There’s a widely held belief that buying a home is preferable to renting. You’ve probably heard your parents or even friends say that as long as you are renting, you just throw the money away, into a landlord’s pockets. Contrary to this popular belief, fewer and fewer Americans decide to own a house, claiming it is a liability at best, and a problem at worst.
Which one then is a better, safer, and more profitable option? This article examines the benefits of both buying and renting and tries to determine the answer to this question.
Benefits of Buying
You can Make Money from your Home
When you own your home, you can make money from it in a variety of ways. Renting out a room or even just car parking space could deliver a steady stream of income.
And if you have the right kind of mortgage, you can rent your house out whilst living somewhere else. Check out this rental property calculator to find out how much you’d stand to make.
House Value May Increase
When you buy a home, particularly if you have a considerable deposit, you can look at it as an investment. As long as you’re not planning to move any time soon, chances are its value will increase by the time you come to sell.
This, of course, depends upon the area in which you buy and the general economic climate. But if you sell your home 20 or 30 years down the line, you probably stand to make a profit.
Making Home Improvements Usually Reaps Rewards
When it comes to putting your home back on the market, you could find that improvements you’ve made to the property have increased your home’s value.
Often, well-executed home improvements pay for themselves and then some at the time of a sale.
Benefits of Renting
No Additional Costs
People like to say that renting a property is just like throwing money away. But whilst buying a home can be an investment, there are plenty of other costs involved.
If you buy a home with a mortgage, you’re spending a huge amount of money on interest payments over the course of that mortgage.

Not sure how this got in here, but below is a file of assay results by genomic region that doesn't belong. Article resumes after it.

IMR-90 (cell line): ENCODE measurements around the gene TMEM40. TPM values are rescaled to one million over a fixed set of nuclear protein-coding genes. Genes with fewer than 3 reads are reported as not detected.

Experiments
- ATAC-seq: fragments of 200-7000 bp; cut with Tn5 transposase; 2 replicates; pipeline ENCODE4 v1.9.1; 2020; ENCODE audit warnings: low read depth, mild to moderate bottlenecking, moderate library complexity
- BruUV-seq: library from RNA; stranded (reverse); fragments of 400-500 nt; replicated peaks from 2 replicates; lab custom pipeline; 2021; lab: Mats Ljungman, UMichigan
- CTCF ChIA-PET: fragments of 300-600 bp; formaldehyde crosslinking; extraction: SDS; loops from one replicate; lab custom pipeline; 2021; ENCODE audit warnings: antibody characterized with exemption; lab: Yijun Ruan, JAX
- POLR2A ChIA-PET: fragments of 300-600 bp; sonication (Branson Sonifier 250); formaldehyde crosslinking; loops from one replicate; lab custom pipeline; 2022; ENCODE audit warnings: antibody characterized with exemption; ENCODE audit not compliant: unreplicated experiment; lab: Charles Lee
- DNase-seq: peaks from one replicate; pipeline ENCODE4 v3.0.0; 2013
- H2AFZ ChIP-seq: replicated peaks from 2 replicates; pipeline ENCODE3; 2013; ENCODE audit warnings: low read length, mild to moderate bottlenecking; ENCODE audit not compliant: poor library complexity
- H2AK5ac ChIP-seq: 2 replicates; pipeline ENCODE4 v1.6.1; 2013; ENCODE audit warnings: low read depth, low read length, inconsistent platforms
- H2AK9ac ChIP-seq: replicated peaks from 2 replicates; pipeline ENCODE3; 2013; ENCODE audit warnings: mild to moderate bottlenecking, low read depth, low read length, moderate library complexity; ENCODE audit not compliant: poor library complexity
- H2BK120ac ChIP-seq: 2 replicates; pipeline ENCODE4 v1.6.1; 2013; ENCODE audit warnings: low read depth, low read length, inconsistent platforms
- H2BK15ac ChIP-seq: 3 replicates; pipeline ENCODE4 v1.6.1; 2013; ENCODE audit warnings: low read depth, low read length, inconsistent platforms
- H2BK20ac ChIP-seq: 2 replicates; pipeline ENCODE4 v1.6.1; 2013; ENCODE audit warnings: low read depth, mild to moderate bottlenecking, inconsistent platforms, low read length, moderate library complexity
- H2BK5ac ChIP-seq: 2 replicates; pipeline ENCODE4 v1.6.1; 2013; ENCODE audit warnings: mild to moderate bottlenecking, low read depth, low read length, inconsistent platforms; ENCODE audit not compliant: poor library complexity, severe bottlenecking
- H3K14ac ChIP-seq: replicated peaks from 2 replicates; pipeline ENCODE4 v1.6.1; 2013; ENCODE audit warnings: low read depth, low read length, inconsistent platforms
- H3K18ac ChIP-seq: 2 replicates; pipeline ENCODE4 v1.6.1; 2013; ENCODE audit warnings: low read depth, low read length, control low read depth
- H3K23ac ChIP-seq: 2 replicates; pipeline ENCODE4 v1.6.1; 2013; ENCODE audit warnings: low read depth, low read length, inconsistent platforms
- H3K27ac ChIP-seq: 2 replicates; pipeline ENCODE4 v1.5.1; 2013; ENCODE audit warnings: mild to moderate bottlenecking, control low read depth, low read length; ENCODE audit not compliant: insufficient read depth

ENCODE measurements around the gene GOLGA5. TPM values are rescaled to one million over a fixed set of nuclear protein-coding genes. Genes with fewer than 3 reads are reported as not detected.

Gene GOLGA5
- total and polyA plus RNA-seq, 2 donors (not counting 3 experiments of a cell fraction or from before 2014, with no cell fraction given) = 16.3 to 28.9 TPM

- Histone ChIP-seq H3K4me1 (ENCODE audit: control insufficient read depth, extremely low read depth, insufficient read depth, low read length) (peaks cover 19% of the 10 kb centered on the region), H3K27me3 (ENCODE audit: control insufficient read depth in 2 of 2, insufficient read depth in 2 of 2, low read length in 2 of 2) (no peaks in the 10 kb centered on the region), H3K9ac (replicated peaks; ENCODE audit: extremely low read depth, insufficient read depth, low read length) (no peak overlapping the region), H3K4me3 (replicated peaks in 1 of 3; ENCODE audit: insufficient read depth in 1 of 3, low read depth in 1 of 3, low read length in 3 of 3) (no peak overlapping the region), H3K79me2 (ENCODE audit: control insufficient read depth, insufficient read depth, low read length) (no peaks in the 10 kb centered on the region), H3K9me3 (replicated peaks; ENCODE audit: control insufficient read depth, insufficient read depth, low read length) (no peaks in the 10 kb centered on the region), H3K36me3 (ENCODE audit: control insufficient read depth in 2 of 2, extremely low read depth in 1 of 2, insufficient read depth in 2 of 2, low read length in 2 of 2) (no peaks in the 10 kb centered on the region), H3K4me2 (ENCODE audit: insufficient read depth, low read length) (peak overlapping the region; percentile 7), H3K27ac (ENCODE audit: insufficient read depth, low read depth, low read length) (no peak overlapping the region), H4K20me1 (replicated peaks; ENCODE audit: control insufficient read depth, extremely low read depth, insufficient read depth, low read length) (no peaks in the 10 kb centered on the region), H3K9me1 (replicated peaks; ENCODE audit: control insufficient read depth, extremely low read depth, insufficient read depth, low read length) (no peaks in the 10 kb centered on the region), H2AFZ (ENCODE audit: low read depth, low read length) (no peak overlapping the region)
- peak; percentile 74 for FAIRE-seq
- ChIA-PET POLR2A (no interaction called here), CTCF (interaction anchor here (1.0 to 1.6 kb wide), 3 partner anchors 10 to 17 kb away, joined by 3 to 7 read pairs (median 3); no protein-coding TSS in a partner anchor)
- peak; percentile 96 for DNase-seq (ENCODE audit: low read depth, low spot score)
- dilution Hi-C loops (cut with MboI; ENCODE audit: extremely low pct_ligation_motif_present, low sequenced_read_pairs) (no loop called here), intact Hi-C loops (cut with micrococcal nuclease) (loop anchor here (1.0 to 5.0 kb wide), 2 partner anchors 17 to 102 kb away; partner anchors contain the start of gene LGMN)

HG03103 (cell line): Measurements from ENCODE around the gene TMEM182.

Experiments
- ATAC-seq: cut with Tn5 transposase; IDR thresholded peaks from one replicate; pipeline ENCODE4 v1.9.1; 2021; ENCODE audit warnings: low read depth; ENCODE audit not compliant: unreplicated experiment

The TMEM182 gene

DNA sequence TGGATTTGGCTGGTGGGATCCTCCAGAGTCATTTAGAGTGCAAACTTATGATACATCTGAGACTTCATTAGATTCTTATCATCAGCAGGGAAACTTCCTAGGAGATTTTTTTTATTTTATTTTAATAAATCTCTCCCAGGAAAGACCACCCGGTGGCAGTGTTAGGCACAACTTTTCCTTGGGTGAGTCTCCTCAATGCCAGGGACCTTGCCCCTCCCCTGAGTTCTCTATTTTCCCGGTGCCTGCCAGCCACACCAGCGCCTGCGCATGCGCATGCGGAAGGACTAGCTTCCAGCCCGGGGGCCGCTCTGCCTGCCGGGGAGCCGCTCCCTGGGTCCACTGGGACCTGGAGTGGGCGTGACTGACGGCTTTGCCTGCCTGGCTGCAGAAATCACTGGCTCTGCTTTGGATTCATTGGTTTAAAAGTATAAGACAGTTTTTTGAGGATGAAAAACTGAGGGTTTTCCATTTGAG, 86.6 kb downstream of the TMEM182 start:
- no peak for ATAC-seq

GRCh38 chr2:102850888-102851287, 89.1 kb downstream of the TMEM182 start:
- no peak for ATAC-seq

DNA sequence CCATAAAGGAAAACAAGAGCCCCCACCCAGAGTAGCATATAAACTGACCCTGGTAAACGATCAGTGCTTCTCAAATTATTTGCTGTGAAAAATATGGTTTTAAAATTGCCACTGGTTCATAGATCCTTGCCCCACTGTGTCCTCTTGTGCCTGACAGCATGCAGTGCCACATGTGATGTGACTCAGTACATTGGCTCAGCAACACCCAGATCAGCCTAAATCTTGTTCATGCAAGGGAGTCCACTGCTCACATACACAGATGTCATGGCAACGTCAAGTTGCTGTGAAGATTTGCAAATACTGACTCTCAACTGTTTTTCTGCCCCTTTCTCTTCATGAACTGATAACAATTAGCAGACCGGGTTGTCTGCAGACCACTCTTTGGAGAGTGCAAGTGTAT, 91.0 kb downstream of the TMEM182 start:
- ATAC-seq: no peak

And that’s before you even get started on maintenance costs, insurance, the fees associated with buying and your utilities. By renting you avoid all of these additional costs.
The Current Economic Climate is Less Relevant
The economic climate has much less impact on your rental than it would on a bought home. Whilst rental prices may rise and fall, chances are they generally stay in line with wage patterns.
However, buy a home with a large mortgage and you’re more susceptible to changes in the economy and the housing market. 23% of Americans owe more on their mortgages than their home is actually worth.
This is called negative equity and unless house prices increase dramatically or these people hold on to their homes for a long time, they’ll struggle to sell their homes any kind of profit.
You Won’t Be Stuck Paying a Rate you Can’t Afford
Sometimes landlords choose to raise the rent. If this happens and you can’t afford the new figure, you have the opportunity to give your notice, pack up and find somewhere new.
When you have a mortgage, payments can rise with interest rates. But if your mortgage suddenly becomes unaffordable, you don’t have the same flexibility to reduce costs. You may end up having to organise a costly move to downsize or even lose your home if you fail to make mortgage payments.
Renting Frees Up Money for Other Investments
You may find that renting is actually a cheaper option for the moment. But that doesn’t mean you can’t invest in your future. The money you save renting rather than buying can be used to make investments in areas other than property.
Time to Ask Yourself Some Questions
Whether you choose to rent or buy will depend largely on your current circumstances. Ask yourself a few questions.
- Do you like the flexibility of renting? Or would you like to settle down in one place to raise a family?
- Do you have a big enough deposit to buy a home? And are current interest rates favourable?
- How much are monthly rental costs? How do they compare to the costs of buying a home, maintaining it and paying a mortgage?
Predicting how much profit you stand to make from buying a home is impossible. It’s always something of a gamble. What you can do is work out the current affordability of both renting and buying and decide which option fits best with your life.
Sienna Walker is a self-growth and lifelong-learning enthusiast who enjoys seeking out new and unique ways of saving and earning money. She is also an active blogger and might often be found online, sharing her tips with others and participating in online discussions.
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